Talk has recently focused on the passing of Norman Mailer, a novelist remembered for many things. As The New York Times put it, he was "a prodigious drinker and drug taker, a womanizer, a devoted family man, a would-be politician who ran for mayor of New York, a hipster existentialist, an antiwar protester, an opponent of women’s liberation and an all-purpose feuder and short-fused brawler, who with the slightest provocation would happily engage in head-butting, arm-wrestling and random punch-throwing." He was, of course, also a novelist, and, for some, "the greatest novelist of the second half of the American century." That's at least how George Packer sized him up on his New Yorker blog.
For Packer, Mailer achieved his literary greatness when he ventured into the realm of "New Journalism," helping to create a new genre that brought fresh literary techniques to conventional journalism and historical writing. We need only mention The Executioner's Song, Mailer's heavily-researched account of the execution of Gary Gilmore, that earned him the Pulitzer Prize in fiction in 1980.
Although Tom Wolfe officially coined the expression "New Journalism" in 1973 (see the book with the same title and related book review), this literary approach was not entirely new. Other authors had already written masterpieces in the genre but referred to it by different names. More than anyone else, Truman Capote gave form to the genre when he published In Cold Blood in 1965. Famously centered around the 1959 murder of the Clutter family in rural Kansas, this "nonfiction novel" was written to give reality to something Capote believed for 20 years -- that journalism was "the most underestimated, the least explored of literary mediums" and that in the right hands "journalism, reportage, could be forced to yield a serious new art form," (See Capote's interview with George Plimpton, 1966.)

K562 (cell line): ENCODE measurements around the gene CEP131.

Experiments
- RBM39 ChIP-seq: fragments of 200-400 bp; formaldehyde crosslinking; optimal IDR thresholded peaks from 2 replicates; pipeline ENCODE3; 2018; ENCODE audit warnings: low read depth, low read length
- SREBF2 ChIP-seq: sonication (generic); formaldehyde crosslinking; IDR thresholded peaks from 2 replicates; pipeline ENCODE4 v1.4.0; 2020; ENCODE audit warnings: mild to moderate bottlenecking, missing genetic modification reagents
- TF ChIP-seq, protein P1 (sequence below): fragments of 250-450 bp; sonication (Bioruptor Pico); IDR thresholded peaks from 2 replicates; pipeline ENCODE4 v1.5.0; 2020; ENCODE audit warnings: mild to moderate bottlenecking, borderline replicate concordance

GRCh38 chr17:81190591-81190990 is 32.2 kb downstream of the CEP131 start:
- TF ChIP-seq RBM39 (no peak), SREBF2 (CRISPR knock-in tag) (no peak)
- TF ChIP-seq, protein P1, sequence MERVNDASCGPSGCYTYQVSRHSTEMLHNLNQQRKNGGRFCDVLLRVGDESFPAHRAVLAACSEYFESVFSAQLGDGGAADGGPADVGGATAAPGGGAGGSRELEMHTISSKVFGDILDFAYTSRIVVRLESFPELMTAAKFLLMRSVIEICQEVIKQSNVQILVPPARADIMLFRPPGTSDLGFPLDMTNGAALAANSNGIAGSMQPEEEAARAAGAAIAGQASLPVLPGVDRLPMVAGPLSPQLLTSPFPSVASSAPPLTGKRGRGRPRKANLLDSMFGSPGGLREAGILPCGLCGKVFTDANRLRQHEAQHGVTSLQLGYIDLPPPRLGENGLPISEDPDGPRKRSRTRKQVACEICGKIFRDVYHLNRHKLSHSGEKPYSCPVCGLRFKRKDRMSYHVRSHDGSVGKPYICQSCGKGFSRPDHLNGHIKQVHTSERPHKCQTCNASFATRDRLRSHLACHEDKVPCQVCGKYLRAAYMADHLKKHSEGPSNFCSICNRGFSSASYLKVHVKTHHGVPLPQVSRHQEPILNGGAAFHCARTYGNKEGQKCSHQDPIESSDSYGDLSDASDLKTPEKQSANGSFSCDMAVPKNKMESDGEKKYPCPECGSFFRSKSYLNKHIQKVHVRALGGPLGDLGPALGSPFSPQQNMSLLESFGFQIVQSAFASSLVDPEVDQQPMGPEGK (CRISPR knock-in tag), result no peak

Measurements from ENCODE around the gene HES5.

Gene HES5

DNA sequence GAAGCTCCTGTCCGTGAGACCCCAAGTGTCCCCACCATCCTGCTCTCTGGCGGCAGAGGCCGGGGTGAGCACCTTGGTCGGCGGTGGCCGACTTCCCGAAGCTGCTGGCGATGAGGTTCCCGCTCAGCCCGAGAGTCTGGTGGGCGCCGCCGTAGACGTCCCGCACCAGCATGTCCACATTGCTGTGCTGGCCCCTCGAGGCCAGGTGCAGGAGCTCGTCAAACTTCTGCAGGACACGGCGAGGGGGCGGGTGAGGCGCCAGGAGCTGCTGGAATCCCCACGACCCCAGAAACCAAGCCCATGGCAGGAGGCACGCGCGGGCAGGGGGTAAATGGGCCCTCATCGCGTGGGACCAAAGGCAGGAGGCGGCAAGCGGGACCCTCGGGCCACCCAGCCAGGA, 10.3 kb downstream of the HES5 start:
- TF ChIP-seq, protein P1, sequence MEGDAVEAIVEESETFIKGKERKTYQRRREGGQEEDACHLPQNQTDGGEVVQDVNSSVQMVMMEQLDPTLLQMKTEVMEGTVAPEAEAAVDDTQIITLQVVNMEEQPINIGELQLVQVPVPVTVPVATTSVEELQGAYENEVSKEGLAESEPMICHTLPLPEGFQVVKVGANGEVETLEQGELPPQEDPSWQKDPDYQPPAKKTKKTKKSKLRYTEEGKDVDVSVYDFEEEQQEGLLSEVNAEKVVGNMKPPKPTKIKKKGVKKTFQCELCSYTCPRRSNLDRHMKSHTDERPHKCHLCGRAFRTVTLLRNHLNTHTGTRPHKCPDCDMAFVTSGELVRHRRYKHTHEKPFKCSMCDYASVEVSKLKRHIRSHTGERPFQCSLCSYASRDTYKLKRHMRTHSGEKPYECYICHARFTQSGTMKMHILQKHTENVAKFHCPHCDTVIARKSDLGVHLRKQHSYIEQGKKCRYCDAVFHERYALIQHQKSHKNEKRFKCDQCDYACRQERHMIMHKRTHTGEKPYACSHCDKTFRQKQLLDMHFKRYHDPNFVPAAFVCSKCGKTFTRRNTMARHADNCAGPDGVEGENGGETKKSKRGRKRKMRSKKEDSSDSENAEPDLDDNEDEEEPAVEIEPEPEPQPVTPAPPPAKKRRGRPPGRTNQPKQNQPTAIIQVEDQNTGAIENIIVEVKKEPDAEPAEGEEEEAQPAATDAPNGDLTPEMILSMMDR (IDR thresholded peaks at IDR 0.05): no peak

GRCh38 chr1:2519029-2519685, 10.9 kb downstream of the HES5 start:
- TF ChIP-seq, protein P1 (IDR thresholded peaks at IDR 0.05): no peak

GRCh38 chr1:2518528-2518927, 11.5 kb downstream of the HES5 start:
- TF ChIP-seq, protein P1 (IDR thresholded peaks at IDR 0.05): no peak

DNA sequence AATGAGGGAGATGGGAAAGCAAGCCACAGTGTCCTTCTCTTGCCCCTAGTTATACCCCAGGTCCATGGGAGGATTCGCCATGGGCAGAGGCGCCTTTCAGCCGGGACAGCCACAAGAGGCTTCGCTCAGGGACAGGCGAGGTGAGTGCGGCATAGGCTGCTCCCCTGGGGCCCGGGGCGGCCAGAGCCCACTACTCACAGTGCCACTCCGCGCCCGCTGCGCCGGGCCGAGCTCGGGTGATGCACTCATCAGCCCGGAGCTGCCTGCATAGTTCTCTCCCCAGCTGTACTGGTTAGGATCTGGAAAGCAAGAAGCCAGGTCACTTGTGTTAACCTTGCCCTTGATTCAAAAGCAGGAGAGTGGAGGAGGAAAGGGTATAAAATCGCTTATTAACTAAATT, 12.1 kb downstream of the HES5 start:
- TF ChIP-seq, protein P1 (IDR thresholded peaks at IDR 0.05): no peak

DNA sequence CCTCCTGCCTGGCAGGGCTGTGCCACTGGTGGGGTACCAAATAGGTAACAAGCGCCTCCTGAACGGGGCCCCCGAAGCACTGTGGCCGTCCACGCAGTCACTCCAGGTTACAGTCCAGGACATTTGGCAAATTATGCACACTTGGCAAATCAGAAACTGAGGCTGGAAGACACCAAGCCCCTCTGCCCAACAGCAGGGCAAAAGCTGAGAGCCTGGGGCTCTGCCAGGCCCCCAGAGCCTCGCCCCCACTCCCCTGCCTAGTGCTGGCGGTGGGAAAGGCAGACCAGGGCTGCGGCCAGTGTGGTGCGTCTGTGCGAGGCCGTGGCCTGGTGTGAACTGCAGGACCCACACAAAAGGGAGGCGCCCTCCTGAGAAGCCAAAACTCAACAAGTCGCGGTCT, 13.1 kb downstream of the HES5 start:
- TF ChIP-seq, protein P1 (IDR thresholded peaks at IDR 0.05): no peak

In Cold Blood originally came out in four successive printings of The New Yorker. And as the current editor of the magazine describes it, "people were literally chasing the delivery trucks down the street." Quite nicely, you can find the first installment of the novel in the New Yorker's online archive (for free). It covers the first 70 pages of the currently published book, and here the stage for the rest of the nonfiction novel is set. To paraphrase a line from the recent film starring Philip Seymour Hoffman, it's in this section of the novel where two Americas collide - the quiet conservative America and its violent underbelly.
Quick afterthought: The New Yorker should consider reprinting the four copies of the magazine which introduced In Cold Blood to the world. I imagine that copyright/contractual issues might stand in the way. But if they didn't, it could be a pretty exciting media event and reading experience.
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